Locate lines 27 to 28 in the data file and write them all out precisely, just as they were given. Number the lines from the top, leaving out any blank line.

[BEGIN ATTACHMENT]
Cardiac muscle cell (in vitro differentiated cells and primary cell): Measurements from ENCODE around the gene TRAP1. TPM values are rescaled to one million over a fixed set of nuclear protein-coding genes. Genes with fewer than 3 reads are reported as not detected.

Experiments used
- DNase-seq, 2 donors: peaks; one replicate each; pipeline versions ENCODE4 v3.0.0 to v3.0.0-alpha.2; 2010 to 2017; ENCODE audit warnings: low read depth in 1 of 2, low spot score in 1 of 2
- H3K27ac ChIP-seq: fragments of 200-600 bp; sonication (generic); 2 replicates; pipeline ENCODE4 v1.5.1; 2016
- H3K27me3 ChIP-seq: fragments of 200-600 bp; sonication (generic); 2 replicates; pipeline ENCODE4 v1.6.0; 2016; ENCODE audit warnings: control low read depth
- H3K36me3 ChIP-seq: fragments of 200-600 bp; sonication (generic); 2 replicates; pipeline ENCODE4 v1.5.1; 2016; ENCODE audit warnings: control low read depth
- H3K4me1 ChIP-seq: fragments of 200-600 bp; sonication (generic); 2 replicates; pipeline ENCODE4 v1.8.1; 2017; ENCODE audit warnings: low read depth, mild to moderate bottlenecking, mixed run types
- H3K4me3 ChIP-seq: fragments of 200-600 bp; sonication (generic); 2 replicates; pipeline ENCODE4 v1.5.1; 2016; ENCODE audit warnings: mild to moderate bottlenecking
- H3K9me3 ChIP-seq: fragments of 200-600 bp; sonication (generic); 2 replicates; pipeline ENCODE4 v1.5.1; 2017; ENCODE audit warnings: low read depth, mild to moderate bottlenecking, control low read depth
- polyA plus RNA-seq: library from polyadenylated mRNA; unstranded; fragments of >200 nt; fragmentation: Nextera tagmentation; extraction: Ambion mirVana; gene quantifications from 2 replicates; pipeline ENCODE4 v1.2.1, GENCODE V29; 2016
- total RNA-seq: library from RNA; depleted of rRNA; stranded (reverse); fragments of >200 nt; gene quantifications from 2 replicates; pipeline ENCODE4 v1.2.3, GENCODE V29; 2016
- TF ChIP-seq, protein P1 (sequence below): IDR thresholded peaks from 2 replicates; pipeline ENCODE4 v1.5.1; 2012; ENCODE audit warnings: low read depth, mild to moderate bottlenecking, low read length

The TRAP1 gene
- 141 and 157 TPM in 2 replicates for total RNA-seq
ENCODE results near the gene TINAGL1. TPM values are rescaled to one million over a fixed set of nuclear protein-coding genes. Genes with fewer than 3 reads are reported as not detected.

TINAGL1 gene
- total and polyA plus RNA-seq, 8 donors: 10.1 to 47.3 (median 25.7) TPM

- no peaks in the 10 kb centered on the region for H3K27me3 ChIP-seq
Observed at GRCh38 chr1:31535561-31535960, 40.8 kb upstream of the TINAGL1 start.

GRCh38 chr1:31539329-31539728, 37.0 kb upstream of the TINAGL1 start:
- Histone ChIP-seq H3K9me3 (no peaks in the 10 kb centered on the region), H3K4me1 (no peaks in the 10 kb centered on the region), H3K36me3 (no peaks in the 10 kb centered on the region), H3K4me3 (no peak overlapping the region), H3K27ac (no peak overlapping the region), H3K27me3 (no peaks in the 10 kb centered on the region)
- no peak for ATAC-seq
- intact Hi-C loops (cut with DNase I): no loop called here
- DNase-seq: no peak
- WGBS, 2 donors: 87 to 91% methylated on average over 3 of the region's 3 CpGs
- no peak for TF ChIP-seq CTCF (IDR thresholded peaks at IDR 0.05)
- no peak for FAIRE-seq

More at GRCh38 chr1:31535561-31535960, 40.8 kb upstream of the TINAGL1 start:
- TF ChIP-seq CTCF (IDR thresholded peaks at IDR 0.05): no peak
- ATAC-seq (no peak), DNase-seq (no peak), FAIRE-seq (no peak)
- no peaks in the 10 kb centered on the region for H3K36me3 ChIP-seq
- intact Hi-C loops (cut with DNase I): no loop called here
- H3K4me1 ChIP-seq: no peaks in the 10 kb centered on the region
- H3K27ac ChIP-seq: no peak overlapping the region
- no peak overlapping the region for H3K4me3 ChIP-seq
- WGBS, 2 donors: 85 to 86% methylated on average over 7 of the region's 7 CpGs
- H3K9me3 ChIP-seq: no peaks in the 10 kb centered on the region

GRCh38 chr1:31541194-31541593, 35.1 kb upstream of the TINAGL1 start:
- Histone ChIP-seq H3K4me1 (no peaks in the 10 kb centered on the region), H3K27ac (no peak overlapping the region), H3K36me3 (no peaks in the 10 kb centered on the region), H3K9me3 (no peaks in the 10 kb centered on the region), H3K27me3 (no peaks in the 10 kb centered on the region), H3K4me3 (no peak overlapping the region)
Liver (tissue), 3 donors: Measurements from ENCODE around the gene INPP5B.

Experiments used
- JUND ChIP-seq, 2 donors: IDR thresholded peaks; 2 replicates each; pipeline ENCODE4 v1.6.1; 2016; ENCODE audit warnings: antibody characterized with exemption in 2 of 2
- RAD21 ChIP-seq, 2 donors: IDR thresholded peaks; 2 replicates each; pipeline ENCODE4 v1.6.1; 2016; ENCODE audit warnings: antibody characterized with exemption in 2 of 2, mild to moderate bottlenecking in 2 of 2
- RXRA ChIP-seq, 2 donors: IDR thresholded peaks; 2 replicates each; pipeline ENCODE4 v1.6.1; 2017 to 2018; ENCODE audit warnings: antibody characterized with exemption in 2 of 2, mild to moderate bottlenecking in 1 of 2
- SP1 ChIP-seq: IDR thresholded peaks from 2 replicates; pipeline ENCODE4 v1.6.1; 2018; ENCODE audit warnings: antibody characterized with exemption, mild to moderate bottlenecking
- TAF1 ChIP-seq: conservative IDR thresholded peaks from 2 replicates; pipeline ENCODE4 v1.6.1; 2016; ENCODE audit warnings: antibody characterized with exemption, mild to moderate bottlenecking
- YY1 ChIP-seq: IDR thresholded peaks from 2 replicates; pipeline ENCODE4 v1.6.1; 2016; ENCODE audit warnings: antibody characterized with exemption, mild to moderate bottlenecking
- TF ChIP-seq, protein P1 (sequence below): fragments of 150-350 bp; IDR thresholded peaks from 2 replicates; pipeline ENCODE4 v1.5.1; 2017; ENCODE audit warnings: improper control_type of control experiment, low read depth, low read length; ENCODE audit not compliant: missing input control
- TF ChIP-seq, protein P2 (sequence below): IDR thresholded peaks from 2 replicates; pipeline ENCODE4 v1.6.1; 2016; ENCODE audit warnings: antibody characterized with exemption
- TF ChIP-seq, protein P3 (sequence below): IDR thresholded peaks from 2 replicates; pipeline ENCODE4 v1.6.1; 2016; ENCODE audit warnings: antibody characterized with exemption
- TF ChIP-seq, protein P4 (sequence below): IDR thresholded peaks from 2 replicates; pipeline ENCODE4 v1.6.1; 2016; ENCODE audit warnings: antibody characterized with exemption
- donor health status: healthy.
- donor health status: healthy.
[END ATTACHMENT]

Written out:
- no peak for FAIRE-seq

More at GRCh38 chr1:31535561-31535960, 40.8 kb upstream of the TINAGL1 start: